Gamification and Social Gaming

June 13, 2011
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Gamification and social gaming are two trends that are taking social network communities to an entirely new level.  Although very different animals, the growing popularity and fast-moving industry is catching the eyes of both investors and the technology-savvy public.  As recently as this week, RIM acquired Scoreloop and is pushing to get into the mobile social gaming network.

Gamification and social gaming are two trends that are taking social network communities to an entirely new level.  Although very different animals, the growing popularity and fast-moving industry is catching the eyes of both investors and the technology-savvy public.  As recently as this week, RIM acquired Scoreloop and is pushing to get into the mobile social gaming network.  Why?  The possibility to be a part of another LinkedIn IPO in the games industry makes the possibly substantial return on investment very alluring. Even the most financially-shy investor is watching to see what happens (See Up Next for Tech IPO’s: Social Gaming).

First of all, what are the key differences between gamification and social gaming?  Why are investors ready to jump into the already heavily-crowded gaming industry? Gamification is a consumer-oriented, reward-based gaming system that can be ported into a customer engagement strategy.  There’s the ability to lure a consumer, through a reward, status or leader board and insert prizing, brand messaging and ultimately a sale on a product.  Current examples are My Star Bucks Rewards or icokerewards . By buying the product you get to play against other consumers. The beauty of this platform has almost unlimited geographic restrictions.  I can buy a Coca-Cola in Canada, and compete with individuals in Europe.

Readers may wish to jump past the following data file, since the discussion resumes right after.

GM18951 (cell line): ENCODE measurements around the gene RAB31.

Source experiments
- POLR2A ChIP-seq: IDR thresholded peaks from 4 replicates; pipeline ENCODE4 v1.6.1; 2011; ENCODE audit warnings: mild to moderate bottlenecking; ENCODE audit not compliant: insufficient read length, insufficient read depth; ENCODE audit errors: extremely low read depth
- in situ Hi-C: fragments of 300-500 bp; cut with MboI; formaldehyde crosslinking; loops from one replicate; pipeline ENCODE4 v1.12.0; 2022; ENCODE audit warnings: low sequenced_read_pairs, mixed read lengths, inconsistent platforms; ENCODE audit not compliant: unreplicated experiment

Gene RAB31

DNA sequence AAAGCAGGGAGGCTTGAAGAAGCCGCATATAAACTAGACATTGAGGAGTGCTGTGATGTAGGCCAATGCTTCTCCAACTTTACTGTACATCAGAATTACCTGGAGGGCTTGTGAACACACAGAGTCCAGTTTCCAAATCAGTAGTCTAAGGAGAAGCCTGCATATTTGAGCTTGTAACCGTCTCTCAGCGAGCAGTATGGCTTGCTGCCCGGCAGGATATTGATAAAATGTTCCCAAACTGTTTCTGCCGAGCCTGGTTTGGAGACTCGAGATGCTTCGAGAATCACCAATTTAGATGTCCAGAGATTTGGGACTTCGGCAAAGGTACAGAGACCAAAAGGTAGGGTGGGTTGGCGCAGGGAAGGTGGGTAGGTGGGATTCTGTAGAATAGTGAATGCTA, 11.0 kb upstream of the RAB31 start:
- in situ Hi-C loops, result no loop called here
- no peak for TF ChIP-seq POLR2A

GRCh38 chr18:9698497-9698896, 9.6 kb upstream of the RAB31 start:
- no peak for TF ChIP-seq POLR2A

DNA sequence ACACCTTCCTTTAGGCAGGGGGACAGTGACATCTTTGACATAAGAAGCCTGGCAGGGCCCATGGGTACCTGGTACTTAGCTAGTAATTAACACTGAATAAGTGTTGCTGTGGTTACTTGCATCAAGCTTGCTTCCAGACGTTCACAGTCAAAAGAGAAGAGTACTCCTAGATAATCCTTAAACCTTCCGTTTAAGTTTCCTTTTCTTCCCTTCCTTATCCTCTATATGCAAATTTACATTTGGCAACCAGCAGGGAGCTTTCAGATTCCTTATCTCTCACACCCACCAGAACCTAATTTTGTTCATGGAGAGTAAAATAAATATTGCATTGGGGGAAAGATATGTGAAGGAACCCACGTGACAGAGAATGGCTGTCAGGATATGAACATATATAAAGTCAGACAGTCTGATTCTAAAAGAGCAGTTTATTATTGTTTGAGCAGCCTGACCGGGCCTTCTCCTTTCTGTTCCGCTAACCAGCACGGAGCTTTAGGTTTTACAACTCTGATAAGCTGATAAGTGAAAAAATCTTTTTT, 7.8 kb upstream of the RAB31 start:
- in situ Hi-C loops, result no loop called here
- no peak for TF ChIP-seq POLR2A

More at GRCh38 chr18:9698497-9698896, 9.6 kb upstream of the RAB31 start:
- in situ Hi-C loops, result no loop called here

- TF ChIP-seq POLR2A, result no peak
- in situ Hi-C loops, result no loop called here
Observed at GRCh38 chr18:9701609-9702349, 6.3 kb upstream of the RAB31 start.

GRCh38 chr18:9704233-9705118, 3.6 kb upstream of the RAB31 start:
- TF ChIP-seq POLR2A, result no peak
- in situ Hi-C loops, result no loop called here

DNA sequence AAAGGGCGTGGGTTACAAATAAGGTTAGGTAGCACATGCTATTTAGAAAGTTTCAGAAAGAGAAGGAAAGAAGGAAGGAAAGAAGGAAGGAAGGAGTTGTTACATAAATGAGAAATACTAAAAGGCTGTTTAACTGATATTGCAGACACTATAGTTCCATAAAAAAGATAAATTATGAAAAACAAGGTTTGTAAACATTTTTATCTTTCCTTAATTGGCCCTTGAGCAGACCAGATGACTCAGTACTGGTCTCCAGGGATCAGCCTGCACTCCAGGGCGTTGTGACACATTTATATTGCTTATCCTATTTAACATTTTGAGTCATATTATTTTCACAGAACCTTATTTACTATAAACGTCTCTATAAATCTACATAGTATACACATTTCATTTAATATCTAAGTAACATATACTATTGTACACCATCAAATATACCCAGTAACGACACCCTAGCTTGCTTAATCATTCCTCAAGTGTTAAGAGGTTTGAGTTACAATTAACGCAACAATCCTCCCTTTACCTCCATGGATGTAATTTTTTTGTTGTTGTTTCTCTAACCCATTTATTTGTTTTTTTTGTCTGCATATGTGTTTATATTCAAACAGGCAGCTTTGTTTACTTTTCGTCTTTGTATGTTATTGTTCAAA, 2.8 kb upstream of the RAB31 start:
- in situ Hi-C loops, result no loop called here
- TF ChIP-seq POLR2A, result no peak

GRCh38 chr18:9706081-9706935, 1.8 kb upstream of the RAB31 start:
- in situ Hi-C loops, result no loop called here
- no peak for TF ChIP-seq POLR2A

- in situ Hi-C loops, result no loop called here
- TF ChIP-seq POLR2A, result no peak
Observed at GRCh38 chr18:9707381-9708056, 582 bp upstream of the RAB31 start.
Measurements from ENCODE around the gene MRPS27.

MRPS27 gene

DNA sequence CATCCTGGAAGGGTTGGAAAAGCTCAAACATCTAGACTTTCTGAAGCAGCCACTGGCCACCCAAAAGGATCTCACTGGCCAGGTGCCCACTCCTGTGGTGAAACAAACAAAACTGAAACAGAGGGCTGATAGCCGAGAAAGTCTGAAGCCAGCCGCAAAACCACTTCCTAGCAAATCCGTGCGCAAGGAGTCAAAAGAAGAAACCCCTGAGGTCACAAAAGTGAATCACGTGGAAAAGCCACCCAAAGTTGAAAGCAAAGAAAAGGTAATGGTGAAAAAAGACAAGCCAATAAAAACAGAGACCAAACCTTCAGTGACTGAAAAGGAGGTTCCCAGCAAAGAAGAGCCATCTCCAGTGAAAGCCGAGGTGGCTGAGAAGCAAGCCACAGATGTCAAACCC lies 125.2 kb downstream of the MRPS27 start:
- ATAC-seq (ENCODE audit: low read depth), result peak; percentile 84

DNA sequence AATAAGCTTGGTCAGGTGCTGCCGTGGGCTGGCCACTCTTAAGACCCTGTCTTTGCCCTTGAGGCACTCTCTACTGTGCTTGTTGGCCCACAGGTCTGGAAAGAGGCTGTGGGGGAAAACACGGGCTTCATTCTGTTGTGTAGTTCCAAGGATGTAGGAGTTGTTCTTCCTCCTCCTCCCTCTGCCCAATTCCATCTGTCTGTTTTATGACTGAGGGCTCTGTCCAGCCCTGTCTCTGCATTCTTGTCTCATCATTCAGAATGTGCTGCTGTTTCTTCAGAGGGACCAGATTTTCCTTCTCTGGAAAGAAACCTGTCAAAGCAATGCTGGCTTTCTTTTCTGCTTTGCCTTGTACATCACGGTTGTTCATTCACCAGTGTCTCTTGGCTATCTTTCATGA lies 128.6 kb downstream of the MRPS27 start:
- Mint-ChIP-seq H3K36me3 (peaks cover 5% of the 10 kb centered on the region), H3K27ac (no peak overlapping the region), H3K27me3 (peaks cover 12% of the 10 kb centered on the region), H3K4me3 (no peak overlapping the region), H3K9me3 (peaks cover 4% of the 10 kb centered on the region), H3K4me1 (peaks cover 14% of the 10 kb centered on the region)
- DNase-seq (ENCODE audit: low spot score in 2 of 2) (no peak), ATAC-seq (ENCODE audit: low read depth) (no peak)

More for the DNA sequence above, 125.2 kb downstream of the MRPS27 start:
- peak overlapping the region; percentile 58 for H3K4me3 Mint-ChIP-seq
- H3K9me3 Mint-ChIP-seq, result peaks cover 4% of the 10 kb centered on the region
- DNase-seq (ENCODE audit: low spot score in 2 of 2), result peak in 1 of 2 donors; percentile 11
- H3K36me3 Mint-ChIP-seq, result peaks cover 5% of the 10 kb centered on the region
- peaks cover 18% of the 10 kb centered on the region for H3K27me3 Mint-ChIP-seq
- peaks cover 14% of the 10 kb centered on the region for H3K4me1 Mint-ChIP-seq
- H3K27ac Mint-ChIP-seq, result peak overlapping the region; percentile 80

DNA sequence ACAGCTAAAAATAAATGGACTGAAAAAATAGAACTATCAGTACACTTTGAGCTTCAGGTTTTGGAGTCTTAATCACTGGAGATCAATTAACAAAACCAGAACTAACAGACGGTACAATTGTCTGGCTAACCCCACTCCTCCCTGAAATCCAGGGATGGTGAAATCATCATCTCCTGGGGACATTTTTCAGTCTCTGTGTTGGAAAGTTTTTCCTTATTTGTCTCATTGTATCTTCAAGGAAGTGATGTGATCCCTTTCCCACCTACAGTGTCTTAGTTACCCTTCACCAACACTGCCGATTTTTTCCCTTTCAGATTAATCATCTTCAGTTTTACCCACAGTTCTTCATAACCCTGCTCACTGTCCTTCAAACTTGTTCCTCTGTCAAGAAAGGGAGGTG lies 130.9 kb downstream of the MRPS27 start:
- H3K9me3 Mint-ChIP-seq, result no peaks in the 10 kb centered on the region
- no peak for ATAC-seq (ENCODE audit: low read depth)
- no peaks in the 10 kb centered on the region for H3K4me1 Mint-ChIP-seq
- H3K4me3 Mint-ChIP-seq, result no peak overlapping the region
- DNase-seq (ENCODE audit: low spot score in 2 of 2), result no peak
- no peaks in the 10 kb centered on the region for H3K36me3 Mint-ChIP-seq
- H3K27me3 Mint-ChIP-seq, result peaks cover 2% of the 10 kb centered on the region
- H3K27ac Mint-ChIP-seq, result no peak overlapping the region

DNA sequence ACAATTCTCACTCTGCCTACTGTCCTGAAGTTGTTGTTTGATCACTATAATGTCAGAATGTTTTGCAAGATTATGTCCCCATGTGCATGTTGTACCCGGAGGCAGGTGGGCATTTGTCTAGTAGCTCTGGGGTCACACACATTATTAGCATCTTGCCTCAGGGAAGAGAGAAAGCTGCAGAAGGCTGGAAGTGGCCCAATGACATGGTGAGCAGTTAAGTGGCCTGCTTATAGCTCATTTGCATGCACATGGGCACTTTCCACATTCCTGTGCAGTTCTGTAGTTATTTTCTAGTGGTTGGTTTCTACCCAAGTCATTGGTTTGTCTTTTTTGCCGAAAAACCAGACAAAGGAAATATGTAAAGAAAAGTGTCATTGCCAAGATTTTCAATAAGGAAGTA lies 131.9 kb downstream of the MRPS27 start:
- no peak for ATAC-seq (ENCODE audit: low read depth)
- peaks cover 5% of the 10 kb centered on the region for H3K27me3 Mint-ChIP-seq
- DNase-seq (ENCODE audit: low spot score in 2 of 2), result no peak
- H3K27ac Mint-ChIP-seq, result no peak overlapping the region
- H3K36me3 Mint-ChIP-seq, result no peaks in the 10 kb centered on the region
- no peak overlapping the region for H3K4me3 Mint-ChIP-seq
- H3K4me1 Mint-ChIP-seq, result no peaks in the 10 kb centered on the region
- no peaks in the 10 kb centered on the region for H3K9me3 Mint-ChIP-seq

Social gaming, on the other hand, is about the user experience and competition. Take Farmville for example. You must have a Facebook account in order to be able to play, and can request, compete and socialize with friends to grow your status.  Social gaming is also heavily app-driven, with most social based games available on your smartphone.  Consider how often you may find yourself commuting to work, or waiting for someone, and automatically log onto your phone and start playing a game.  It’s become a second nature reaction, and one that start-ups are hoping to catch the interest of investors.

Console games as a whole are starting to flatline.  Even Call of Duty: Black Ops, which hit record sales upon release, has slowed significantly, with interest turning more and more towards online, social and incentive-based game experiences. Strong game titles and potentially repetitive story lines are starting to lose the interest of the gaming community.  With the prospect of Zynga Preparing to File for IPO [REPORT], the gaming industry is about to take a new step with investors salivating to get a piece of the action.

The beauty of social gaming and gamification alike is that the demographic is no longer narrow or typical of the gaming community. Both women and men, in multiple age groups are participating by downloading and engaging in activities in both styles of game play. The average age for participation is also widening, with children in the United States as young as two playing (see Kids Online Game Moshi Monsters Hits 50 Million Registered Users).

This coupled with mobile access is looking to be one of the largest trends in social media for 2011.